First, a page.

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Brexit to Impact Financial Markets

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Brexit is due in less than two months, yet no deal has been made between the United Kingdom and the European Union. This certainly raises business uncertainty on both sides of the English Channel. There is significant risk that many companies will leave the UK for Europe, reports Marketwatch in a recent article.

One of the worries is the potential departure of top professionals from London to European capitals such as Dublin, Frankfurt, and Amsterdam. The U.K.-based banks could certainly lose business and the best workers to Europe. Another factor is whether sensitive business data can be transferred without interference in the case of a hard Brexit.

And that’s only a tip of an iceberg. According to Toscafund, a London investment firm, there will be further pressure on the pound sterling. Back in 2007, the British pound was worth $2; now it trades at $1.30. Some economists don’t rule out a possibility where it will fall below a dollar.

Whatever the outcome is, Britain is likely to lose more than the European Union. First of all, the EU’s economy is six times bigger than British economy. No wonder, the EU is dictating the terms. The UK is simply not an equal to Europe. China and the United States are, but not the UK.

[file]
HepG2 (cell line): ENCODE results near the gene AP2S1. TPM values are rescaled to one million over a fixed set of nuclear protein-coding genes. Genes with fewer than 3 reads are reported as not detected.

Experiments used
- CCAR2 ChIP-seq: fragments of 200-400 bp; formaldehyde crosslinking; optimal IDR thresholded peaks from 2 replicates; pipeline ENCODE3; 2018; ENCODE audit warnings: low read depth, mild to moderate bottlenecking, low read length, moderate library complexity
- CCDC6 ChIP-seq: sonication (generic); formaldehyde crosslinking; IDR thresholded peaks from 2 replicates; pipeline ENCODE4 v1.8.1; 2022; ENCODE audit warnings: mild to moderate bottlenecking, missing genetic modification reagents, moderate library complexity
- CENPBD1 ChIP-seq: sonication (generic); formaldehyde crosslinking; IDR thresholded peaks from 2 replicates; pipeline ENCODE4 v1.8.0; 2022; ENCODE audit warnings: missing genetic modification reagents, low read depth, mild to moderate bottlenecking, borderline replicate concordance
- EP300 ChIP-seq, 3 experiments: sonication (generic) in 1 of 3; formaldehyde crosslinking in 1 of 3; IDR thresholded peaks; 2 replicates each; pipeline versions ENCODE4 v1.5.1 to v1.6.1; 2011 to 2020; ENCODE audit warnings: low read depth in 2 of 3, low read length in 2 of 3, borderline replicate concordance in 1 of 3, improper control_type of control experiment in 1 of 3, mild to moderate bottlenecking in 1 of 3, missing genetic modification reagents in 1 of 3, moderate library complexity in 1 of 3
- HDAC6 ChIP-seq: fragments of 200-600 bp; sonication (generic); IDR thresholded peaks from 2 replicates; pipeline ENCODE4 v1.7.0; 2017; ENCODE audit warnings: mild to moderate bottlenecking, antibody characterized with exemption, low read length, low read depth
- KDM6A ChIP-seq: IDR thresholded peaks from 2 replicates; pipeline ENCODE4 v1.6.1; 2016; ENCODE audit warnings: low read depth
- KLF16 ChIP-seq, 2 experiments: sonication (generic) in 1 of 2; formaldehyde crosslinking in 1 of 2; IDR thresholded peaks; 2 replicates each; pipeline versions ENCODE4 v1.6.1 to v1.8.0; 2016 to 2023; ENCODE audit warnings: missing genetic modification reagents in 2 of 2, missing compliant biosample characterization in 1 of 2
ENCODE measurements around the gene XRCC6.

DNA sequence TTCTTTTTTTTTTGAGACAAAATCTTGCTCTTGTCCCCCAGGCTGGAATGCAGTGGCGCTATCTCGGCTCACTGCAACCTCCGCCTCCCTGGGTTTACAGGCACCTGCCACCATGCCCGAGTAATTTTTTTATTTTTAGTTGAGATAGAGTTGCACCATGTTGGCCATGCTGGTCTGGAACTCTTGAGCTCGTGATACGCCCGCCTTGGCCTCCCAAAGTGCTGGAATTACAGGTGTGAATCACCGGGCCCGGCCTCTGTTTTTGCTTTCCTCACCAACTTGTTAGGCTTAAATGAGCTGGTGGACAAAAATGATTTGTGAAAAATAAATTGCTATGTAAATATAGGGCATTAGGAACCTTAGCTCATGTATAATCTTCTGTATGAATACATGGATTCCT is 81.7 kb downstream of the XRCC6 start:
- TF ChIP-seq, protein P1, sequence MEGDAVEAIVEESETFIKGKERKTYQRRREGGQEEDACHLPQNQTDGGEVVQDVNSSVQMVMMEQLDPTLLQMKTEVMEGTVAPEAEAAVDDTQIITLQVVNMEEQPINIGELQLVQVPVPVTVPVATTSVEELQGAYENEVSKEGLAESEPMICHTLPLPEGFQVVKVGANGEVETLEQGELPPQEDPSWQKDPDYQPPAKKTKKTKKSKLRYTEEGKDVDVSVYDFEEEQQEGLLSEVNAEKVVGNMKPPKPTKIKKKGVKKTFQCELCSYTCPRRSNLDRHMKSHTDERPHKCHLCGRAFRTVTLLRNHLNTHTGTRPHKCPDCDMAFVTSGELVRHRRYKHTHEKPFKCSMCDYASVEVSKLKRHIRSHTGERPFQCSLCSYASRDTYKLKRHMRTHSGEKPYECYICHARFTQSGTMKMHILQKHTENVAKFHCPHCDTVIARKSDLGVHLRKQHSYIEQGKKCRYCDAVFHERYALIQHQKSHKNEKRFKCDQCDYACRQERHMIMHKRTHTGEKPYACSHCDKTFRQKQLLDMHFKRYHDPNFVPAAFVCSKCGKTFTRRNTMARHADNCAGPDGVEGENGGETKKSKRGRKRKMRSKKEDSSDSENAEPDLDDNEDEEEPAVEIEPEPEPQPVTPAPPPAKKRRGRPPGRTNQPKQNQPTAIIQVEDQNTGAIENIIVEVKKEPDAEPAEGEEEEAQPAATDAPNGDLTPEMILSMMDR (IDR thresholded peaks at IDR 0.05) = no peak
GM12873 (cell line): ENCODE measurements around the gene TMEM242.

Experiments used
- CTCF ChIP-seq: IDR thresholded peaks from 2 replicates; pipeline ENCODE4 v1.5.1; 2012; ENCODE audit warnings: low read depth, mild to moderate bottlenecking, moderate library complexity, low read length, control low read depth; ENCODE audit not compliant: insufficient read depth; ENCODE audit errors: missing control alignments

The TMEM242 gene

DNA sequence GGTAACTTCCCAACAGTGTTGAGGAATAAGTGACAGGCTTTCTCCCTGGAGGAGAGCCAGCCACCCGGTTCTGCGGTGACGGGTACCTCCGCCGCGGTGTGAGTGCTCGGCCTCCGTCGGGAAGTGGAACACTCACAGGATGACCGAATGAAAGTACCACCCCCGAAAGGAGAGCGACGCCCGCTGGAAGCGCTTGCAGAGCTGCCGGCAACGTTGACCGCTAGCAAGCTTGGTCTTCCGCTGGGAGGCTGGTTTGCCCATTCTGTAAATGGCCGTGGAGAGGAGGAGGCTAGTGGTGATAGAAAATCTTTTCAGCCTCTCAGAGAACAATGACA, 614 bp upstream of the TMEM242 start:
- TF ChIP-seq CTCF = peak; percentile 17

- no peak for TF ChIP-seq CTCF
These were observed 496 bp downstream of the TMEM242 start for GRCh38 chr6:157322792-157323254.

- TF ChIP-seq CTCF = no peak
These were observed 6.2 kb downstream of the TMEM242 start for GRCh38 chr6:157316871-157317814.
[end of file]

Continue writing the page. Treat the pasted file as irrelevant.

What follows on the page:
What’s more, Scotland and Northern Ireland may separate from the UK. The Scottish are already calling for another independence vote. If they go independent, they will apply for the EU membership. In fact, a majority in Scotland had voted against Brexit back in 2016. Also, there’s a possibility that Northern Ireland will vote to join the Republic of Ireland. Then, England and Wales will stand alone.

Furthermore, many of businesses will leave the UK and settle in Europe. This will do irreversible damage to the UK’s economy. At the same time, the Brits hope for closer trade ties with Canada, Australia, and New Zealand. However, combined populations of these three countries barely exceed 60 million, which is several times less than the population of the European Union. Also, these three nations are far away.

As Brexit nears, there is likely to be lots of turmoil in the financial markets. This doesn’t do any good for the pound sterling and the British stock market. But, the Brits wanted Brexit and now they will get it.

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